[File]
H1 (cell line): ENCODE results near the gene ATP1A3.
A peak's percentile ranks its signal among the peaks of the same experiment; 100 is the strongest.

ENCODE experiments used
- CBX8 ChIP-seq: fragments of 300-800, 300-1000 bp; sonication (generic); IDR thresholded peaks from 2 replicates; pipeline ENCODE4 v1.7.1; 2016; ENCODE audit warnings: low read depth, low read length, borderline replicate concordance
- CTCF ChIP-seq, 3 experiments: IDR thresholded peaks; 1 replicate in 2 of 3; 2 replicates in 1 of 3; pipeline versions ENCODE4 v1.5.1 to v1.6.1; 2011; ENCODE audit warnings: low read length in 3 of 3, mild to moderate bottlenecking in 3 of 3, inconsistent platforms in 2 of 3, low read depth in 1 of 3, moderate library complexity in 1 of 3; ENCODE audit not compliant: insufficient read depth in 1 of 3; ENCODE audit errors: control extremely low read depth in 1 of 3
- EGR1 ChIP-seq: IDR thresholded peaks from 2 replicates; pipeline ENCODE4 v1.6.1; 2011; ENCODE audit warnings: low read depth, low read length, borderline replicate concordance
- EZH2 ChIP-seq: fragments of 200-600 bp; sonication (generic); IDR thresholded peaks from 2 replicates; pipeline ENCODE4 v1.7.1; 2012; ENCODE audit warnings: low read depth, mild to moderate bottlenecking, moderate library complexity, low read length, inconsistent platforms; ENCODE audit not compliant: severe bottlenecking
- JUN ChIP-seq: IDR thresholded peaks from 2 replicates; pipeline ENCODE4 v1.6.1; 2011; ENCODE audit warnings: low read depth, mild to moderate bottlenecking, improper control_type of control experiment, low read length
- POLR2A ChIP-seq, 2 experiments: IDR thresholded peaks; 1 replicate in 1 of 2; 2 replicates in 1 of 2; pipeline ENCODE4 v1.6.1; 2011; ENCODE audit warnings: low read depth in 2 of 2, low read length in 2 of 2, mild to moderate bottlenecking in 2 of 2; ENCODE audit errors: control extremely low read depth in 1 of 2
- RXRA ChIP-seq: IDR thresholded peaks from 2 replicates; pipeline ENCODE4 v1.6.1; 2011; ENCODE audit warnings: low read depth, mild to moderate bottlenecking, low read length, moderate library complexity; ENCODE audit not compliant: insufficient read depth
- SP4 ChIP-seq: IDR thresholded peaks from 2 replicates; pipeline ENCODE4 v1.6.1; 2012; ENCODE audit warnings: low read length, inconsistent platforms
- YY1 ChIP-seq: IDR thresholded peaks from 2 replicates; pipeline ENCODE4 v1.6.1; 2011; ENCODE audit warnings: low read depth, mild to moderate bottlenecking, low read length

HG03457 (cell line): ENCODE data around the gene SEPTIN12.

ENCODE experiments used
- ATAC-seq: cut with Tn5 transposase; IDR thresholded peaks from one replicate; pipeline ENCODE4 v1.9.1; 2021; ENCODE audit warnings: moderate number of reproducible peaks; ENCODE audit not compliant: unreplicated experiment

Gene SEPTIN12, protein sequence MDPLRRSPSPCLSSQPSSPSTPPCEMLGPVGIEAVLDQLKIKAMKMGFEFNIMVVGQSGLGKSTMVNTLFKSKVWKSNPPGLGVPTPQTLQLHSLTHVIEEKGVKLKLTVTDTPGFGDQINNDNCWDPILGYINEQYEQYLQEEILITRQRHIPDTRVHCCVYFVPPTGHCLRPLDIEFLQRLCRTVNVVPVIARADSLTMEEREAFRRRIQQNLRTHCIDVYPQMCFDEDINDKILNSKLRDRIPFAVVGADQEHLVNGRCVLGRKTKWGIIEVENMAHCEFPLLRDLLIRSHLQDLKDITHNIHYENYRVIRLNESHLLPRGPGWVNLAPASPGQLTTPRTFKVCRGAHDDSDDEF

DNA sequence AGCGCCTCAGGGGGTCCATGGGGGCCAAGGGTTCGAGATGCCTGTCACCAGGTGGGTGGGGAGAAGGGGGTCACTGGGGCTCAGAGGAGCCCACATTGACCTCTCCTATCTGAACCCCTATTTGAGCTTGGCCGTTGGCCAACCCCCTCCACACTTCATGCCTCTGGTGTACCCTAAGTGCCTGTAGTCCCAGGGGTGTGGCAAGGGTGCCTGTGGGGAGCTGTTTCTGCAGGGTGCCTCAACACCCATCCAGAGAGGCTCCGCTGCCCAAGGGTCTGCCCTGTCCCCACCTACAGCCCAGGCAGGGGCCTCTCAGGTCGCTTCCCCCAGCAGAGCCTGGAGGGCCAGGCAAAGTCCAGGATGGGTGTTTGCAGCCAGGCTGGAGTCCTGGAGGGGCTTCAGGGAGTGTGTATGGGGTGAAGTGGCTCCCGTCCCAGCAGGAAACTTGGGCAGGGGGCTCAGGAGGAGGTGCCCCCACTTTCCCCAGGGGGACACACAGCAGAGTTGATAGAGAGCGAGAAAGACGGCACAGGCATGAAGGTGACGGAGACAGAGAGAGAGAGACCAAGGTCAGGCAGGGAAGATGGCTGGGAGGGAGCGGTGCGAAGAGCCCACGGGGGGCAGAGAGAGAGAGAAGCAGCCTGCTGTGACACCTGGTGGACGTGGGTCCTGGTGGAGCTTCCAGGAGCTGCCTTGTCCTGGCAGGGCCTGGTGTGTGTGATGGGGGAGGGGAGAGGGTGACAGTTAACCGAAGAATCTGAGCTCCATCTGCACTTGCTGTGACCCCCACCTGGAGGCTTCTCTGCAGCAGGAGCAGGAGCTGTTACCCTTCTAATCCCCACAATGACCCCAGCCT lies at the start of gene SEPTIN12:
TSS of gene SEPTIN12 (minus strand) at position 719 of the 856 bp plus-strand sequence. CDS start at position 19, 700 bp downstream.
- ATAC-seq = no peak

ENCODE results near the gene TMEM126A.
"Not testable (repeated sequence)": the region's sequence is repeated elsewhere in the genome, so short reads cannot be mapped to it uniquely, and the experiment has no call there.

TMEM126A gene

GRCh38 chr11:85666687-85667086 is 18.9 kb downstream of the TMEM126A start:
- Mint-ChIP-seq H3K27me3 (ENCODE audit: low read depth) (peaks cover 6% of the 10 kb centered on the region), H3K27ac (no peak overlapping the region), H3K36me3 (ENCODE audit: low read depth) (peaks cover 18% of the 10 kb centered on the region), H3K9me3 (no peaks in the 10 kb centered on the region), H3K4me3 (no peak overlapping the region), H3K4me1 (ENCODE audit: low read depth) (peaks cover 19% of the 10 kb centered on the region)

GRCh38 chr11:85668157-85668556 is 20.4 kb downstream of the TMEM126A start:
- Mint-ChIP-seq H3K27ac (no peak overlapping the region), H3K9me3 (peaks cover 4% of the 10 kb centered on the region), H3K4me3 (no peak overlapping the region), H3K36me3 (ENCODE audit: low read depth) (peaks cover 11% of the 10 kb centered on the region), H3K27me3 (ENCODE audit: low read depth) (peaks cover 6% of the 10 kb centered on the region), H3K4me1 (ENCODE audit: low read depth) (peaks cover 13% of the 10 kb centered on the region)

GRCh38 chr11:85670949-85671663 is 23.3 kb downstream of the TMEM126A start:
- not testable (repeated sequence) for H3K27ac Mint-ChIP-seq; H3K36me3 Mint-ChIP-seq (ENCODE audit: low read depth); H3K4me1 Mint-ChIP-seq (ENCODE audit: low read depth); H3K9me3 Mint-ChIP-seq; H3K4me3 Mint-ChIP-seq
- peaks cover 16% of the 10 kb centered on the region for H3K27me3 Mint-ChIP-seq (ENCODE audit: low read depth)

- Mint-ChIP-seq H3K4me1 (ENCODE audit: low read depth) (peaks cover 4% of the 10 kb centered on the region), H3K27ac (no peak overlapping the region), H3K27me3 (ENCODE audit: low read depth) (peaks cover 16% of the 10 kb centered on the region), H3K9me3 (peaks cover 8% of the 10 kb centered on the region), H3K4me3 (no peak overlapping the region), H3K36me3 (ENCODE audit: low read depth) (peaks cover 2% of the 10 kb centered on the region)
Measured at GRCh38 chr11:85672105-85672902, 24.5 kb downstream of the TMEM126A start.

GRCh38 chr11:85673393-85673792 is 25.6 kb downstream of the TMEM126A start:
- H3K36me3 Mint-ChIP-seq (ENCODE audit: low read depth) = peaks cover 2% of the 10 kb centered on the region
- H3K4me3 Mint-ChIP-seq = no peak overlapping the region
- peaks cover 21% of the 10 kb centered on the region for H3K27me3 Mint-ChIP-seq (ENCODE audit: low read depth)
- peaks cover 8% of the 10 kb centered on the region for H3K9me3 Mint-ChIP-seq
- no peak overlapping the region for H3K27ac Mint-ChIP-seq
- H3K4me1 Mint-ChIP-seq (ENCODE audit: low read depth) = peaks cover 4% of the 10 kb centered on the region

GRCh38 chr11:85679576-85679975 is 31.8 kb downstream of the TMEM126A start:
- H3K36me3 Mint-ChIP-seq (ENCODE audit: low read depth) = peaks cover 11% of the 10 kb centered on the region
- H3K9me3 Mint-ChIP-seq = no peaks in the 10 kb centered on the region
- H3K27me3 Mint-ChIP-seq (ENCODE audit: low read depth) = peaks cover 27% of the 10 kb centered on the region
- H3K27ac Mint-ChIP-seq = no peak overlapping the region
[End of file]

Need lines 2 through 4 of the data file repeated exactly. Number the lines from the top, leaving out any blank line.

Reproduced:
A peak's percentile ranks its signal among the peaks of the same experiment; 100 is the strongest.

ENCODE experiments used
- CBX8 ChIP-seq: fragments of 300-800, 300-1000 bp; sonication (generic); IDR thresholded peaks from 2 replicates; pipeline ENCODE4 v1.7.1; 2016; ENCODE audit warnings: low read depth, low read length, borderline replicate concordance